Southeastern Section - 60th Annual Meeting (23–25 March 2011)

Paper No. 3
Presentation Time: 2:20 PM


SEXTON, Walter J., FREEZE, J. Adam and WICKER, J. Neil, Athena Technologies, Inc, 1293 Graham Farm Road, McClellanville, SC 29458,

The analysis of the Quaternary evolution of this mixed energy valley fill system exhibits the stratigraphic complexity of multiple eustatic sea level cycles along a tectonically stable shoreline margin. The estuary covers approximately 1400 square kilometers and is 52 km long and 23 km wide at its entrance. By definition the estuary extends from its most seaward facies at its entrance to the up-dip limit of tidal influence. The estuary receives upland derived sediments from three river sources, the Ashepoo, Combahee, and Edisto Rivers (ACE Basin), all of which exhibit differences in drainage basin character ultimately resulting in mineralogical and textural differences within the system. Their sedimentological differences are seen not only in the alluvial valley architecture, but throughout the entire estuary to the seaward most facies. The system experiences both autocyclic and allocyclic processes with autocyclic sedimentation dominating.

The entrance of the mixed energy estuary is sand rich with multiple depositional environments and their associated facies. The mid-estuary is dominated by mud deposition that is marked by abundant tidal bedding and decreasing marine influence. The upper/fluvial portion of the estuary has numerous active and inactive channels. These channels represent multiple sea level events from both low stand incision and transgressive/high stand aggradation. Valleys are narrow, commonly less than 3 km with depositional environments rich in mud and organics. Channel fill sequences reflect the characteristics of their associated drainage basins.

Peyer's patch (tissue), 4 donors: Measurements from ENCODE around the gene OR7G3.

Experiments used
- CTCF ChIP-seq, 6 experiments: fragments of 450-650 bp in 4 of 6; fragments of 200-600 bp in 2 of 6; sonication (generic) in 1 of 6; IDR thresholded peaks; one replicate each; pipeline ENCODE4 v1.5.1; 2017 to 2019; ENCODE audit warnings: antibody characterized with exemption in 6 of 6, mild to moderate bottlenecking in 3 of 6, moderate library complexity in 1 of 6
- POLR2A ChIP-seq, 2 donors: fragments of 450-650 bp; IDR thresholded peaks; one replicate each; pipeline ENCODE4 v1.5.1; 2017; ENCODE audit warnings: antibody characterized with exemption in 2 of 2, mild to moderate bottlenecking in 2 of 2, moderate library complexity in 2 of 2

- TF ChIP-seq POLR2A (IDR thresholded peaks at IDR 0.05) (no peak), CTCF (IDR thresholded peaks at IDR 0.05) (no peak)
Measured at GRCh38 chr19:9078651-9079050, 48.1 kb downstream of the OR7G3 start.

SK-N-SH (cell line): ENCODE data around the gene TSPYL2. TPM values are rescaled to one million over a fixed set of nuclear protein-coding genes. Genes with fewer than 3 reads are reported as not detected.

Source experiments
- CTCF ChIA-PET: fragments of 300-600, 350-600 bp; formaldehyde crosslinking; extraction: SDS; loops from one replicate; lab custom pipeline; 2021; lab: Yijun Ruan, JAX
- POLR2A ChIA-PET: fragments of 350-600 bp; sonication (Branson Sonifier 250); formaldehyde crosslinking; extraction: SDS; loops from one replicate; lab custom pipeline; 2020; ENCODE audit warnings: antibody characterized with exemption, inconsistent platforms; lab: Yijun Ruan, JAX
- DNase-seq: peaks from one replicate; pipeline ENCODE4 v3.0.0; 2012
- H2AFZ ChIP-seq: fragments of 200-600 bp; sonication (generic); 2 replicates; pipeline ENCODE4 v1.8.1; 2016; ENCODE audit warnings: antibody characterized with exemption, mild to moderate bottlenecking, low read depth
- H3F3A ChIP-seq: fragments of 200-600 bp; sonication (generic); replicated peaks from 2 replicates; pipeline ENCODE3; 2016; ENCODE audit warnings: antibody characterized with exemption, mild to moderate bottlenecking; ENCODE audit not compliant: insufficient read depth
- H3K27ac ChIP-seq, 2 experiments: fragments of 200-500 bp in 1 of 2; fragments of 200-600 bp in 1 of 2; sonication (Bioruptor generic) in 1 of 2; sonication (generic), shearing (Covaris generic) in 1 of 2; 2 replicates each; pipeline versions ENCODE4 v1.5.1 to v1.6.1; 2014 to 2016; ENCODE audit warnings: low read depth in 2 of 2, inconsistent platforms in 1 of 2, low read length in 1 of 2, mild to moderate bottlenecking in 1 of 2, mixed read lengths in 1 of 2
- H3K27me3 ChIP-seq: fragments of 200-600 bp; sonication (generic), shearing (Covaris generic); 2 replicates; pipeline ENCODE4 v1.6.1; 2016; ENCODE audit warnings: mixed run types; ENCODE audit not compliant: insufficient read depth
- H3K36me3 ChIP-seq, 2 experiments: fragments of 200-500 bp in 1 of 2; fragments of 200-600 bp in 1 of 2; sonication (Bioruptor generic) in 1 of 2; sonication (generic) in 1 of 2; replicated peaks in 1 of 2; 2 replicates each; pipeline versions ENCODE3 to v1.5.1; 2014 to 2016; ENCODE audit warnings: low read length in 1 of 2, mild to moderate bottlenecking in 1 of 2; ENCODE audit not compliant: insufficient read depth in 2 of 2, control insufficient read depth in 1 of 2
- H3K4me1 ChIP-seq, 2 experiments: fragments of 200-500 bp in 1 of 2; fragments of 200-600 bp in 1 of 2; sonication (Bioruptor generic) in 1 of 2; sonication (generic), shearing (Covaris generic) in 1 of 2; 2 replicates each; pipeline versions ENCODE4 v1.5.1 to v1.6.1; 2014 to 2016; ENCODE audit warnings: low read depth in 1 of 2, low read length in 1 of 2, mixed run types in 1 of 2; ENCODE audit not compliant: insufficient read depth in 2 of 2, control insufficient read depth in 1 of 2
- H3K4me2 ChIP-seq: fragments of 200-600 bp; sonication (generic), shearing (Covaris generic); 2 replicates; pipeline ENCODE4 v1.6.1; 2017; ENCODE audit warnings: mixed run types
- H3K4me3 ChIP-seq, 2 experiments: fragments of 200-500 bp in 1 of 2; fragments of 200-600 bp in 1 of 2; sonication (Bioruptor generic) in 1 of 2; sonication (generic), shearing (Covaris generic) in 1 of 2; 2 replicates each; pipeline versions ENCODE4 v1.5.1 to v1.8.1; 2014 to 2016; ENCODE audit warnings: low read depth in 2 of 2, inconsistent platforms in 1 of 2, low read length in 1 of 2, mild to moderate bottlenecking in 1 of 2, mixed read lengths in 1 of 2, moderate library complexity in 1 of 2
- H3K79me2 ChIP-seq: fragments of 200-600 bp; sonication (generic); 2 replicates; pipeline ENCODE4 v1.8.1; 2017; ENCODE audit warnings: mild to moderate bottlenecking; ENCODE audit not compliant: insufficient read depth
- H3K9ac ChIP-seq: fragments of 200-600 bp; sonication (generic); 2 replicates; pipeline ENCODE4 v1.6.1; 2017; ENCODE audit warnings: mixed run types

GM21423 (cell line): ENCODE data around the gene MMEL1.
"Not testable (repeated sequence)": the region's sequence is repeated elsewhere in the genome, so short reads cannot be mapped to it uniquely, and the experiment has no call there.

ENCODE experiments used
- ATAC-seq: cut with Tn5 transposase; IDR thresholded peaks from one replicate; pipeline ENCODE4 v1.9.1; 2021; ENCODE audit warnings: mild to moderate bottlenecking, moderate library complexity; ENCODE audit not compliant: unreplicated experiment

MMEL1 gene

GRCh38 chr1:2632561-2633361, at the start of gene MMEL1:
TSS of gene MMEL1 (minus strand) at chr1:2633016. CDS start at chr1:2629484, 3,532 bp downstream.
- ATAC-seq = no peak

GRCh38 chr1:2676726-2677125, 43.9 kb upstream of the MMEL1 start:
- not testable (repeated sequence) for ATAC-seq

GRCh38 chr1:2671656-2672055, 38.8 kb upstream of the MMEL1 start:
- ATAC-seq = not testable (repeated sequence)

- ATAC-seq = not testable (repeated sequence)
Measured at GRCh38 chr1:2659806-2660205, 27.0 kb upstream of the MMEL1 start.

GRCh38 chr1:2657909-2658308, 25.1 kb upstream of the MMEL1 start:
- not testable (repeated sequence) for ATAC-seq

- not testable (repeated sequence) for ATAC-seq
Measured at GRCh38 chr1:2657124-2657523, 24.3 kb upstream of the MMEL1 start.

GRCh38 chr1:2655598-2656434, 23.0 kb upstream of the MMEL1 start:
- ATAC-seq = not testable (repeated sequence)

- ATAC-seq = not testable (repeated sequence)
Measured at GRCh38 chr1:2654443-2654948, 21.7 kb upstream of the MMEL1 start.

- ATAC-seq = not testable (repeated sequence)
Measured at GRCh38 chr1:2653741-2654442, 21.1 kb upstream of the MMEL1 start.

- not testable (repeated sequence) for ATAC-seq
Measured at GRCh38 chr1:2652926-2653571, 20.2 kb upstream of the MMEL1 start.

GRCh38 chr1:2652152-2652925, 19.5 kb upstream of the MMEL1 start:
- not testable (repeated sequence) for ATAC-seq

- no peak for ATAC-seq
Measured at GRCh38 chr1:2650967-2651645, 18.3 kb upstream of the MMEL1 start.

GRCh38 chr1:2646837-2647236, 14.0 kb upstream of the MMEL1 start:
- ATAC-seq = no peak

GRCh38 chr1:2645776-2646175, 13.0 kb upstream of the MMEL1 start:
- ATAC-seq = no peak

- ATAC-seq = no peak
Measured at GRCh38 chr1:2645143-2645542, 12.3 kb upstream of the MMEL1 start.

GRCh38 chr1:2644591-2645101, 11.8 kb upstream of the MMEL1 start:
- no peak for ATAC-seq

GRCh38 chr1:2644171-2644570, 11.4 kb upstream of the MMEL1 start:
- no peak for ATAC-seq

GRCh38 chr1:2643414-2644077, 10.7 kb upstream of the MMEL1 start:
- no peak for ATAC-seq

The interrelationship of the older Pleistocene highstand deposits with younger Pleistocene and Holocene deposits form a complex stratigraphic assemblage. Much of the estuary has only a thin veneer of Holocene marsh deposited over older remnant topography. It appears that the framework of the Holocene estuary was controlled by pre-existing Pleistocene topography and the entrance of the system shows stratigraphic evidence of both sea level flooding and lateral movement of open marine and tidally bedded facies.